Subject: I have found a DVD that I think you would enjoy
|Some Things That Stay|
Actor: Katie Boland; Stuart Wilson (II); Alberta Watson; Geraint Wyn Davies; Maria Ricossa; Nadia Litz; Kevin Zegers; Megan Park (II); Jack Knight (IV); Tatum Knight; Brenda Robins; Julian Richings; Yannick Bisson; Ken James; Barry Flatman; Meg Walter; John Bake
Director: Gail Harvey
Based on Sarah Willis's award-winning novel -- a New York Times' Notable Book of the Year. When her unconventional family relocates to a quiet country town, 15-year-old Tamara discovers new friends, new romance--and a cha... more »
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It's Nobody's Fault
Artist & Author | Near Mt. Baker, WA | 02/05/2006
(4 out of 5 stars)
"When I review a movie, I look for issues that a family with traditional values can discuss from the picture. This is a rather obscure Canadian movie so it is pretty hard to find - maybe looking on Amazon.ca would be more productive - that looks at the matter of sickness and death from the point of view of a fifteen-year-old girl, Tamara. Her artist father moves them into a house where the teenage son of the owners had died of leukemia. Shortly after moving in, Tamara's mother is diagnosed with tuberculosis and has to leave the family for a sanitarium.
So, Tamara and her younger brother and sister face a number of issues in this movie - moving to a new location, going to a new school, dealing with a serious illness, etc. It happens that the neighbors across the road from them are (supposedly) Baptists so Tamara soon is faced with the issue of religion. [Her mother is an avowed atheist, but wise enough to let Tamara decide for herself whether to go to church or not.] For Evangelical Christian families, this family presents some interesting issues. The kids swear like a military sailor. What kind of Christian testimony is that? When Tamara starts to pick up some of the language, her father in no uncertain terms let her know she is not to use that kind of language. Is it really by their fruits that one knows the Godly person, not their religious doctrines?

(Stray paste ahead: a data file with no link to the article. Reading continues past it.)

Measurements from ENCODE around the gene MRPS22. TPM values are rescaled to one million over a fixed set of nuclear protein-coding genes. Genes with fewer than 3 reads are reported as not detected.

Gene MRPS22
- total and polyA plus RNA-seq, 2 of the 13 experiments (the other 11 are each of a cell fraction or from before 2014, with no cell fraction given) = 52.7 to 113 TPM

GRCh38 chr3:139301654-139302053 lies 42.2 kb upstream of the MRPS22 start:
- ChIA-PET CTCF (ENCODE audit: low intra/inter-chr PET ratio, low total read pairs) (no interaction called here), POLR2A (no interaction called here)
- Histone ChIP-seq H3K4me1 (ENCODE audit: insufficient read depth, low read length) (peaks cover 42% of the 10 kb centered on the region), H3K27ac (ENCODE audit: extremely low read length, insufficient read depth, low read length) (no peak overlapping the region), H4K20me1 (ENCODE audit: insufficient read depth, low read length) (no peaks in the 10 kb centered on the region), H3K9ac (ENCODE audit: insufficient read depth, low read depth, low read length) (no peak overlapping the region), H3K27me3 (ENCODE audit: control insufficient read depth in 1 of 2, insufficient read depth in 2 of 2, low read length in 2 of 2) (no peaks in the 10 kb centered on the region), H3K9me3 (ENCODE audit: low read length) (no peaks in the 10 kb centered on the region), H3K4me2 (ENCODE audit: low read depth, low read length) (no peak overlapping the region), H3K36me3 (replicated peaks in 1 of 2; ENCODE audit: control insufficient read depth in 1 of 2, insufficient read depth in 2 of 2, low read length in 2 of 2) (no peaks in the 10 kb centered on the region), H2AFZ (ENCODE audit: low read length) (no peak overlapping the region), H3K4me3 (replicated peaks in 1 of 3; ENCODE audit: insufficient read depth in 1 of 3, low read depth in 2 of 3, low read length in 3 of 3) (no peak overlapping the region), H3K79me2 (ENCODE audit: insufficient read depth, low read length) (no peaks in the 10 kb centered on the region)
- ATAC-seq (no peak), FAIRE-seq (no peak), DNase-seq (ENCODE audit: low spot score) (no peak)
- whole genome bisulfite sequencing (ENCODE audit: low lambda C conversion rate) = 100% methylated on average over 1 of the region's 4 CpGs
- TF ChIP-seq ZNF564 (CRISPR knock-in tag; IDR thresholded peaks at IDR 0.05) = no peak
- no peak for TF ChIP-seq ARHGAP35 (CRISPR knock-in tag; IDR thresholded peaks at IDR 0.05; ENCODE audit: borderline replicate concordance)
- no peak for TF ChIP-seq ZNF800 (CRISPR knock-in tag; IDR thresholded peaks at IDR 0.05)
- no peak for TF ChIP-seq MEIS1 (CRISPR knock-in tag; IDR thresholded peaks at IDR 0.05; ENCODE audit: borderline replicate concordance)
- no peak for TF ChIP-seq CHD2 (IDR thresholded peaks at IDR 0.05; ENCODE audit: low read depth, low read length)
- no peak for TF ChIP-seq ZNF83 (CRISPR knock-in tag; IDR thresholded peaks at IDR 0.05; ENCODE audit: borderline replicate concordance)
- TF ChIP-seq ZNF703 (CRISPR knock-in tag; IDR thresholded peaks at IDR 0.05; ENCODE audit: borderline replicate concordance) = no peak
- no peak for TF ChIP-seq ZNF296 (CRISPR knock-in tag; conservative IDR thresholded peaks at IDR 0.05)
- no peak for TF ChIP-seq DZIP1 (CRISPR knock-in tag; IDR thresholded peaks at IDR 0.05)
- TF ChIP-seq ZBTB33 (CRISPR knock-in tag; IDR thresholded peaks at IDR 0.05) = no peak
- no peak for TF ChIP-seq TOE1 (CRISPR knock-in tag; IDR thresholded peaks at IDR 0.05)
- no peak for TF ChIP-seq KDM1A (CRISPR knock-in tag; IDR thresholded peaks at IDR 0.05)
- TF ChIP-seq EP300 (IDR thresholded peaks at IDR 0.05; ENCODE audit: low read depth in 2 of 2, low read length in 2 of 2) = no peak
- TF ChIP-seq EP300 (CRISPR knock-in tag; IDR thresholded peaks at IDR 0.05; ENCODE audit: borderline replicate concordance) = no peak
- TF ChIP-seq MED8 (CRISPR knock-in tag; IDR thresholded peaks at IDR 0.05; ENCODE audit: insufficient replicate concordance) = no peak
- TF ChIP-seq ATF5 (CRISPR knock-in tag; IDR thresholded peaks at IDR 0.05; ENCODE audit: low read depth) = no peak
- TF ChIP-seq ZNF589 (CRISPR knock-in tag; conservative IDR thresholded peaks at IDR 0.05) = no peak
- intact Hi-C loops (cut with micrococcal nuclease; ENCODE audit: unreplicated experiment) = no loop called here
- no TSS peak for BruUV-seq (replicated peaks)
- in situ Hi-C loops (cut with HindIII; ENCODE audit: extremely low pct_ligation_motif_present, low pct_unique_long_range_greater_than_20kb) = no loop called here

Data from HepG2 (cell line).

There is one delightful scene where the three girls and two boys go skinny-dipping in the farm pond. (My father grew up skinny-dipping, my wife and I did as well, all our kids did and now my grandchildren are continuing the tradition, so, of course, I could relate.) This is not an erotic scene - for Tamara and her siblings, it is just the way they swam. For the Baptist brother and sister, I think there was a bit of rebellion involved. When the Baptist father discovered them, he "blew his stack." I have a feeling that if Tamara's father had discovered them, he would have joined the kids in cooling off!
After watching hundreds of movies dealing with children, it is also refreshing to see one where the children have both parents. Not only that, they are both very loving parents. Of course, at her age, Tamara was really angry at her father - how well I know. (When my oldest daughter was fifteen, I was the worst dad any girl could have gotten stuck with; when she had her first baby and had to go back to work, I was the one she wanted to care for her precious bundle.) Still Tamara's dad was patient and understanding; and was willing to show his love by giving her a hug when she needed it.
As I understand it, the director of this movie (the real-life mother of the actress who plays Tamara) is a professional photographer. This movie is a little rough around the edges, sometimes feeling disjointed, although the framing of the scenes are very good. Yet, both my wife and I could follow the story. The point of the movie is the question of the meaning illness and untimely death. Why do some people pray and get healed; others pray and still die? Why is it that, if God has anything to do with healing, the religious person's child dies while the nonbeliever recovers?
This film will never be a classic. Nonetheless, it does make you think. If you want fast-paced action, look elsewhere. If you like real human interest stories, this is one film worth looking for. For issues dealing with illness and death, and general family relations, this is a five-star movie. The chopiness, due to the inexperience of the movie-maker, drops it to a four-star movie for me."
Some Things That Stay
rwoody | California | 01/31/2010
(5 out of 5 stars)
"This is really a good coming of age movie. Geraint Wyn Davies is really good as the neighbor of this girl. I bought this movie because he is in this movie."